For a month or so Behringer has been teasing the DeepMind 12 and although we are getting quite used to watching blurred out video clips of upcoming machines, the DeepMind 12 may well be worth waiting for. Behringer has been teasing this little beast for quite some time now – already back in 2014 there were rumors of an ARP clone from Behringer – later materialized via KORG instead. And from a pure machine perspective it feels refreshing that Behringer is not following in the revival of vintage machines track, but rather focuses on building something new and genuinely inspiring.
According to Behringer’s latest video, the analog DeepMind 12 is a 12-voice polyphonic synthesizer. Company founder Uli Behringer has elaborated on the instrument in a statement posted on Facebook, saying that it’s the first synth to feature built-in Wi-Fi, allowing wireless control via tablet.
“With approx. 4,000 components, the DeepMind12 is one of the most complex synthesizers that has ever been built,” Behringer claims. “Due to its discrete design structure, it has vastly more components than you will likely find in any of the current synthesizers on the market.”
Behringer says that the DeepMind 12 will also come with four effects engines, each of which comes loaded with 30 “world-class” effects algorithms. DeepMind 12 will be available in both keyboard and rack-mount versions.
Peter Grandl at Amazona.de had a visit to the the MIDAS HQ and in the video below Peter talks to two of the designers – Pete and Rob, about the features and background to the project. The original concept was based around the Juno 106, but quickly evolved into something way more featured. More details can be found in the video, including the fact that CV/Gate control is available via a dedicated pedal input – CV can be used as a mod source, or note value, Gate to drive the sequencer/arpeggiator.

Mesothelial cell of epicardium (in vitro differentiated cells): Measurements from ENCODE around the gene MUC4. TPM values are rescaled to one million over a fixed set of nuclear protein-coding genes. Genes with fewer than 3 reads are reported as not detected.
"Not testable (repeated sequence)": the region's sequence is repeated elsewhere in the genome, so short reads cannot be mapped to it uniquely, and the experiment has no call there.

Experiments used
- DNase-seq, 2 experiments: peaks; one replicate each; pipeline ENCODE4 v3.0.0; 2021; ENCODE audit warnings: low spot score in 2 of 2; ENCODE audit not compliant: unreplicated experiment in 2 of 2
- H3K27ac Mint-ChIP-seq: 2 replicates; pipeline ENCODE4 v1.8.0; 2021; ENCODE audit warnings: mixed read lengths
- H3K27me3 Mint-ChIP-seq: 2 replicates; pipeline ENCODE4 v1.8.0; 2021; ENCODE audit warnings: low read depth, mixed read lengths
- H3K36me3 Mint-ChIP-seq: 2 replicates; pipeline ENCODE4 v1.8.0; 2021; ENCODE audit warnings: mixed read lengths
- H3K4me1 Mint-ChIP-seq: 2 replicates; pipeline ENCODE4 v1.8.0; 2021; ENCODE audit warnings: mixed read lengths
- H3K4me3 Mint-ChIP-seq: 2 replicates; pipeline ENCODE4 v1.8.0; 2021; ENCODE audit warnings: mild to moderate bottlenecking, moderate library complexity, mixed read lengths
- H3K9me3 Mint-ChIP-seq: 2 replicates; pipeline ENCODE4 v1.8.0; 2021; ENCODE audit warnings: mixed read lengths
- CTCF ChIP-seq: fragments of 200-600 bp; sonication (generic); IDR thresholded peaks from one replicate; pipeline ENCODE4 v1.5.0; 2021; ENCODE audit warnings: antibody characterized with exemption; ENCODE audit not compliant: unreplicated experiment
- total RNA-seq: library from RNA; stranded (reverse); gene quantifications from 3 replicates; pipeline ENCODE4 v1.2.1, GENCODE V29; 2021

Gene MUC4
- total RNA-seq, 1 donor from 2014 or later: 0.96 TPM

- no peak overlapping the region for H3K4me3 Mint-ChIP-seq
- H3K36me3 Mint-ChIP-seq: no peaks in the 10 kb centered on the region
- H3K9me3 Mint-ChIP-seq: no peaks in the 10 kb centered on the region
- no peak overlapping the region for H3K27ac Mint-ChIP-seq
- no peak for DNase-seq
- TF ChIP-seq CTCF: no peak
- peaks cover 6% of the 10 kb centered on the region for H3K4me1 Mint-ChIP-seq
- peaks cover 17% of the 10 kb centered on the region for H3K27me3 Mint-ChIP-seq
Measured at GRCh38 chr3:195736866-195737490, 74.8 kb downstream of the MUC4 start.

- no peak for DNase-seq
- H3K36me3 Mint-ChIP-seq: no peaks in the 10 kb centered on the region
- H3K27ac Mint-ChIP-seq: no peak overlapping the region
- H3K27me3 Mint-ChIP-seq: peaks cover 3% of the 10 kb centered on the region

It will in any case be interesting to get our hands on this machine and try it out when it do actually hit the market. Although we know that Behringer do have some history in the field of synthesizers, it is not in this arena that the company has made its money in recent years (if ever..?). Uli Behringer, the company’s founder, was committed to music and technology from a very early age, and had constructed a synthesizer (the UB-1) by the age of 16. But nothing in today´s product portfolio comes even close to a synth, rather they do everything else but synths.
In the early days, Behringer focused on studio audio processors such as noise reduction systems and compressors, but the product line soon included guitar amps, PA amplifiers and loudspeakers, mixing boards, stompboxes, recording interfaces, microphones, digital pianos, guitars, lighting equipment, etc. The appeal of Behringer’s products was the package of performance and low price.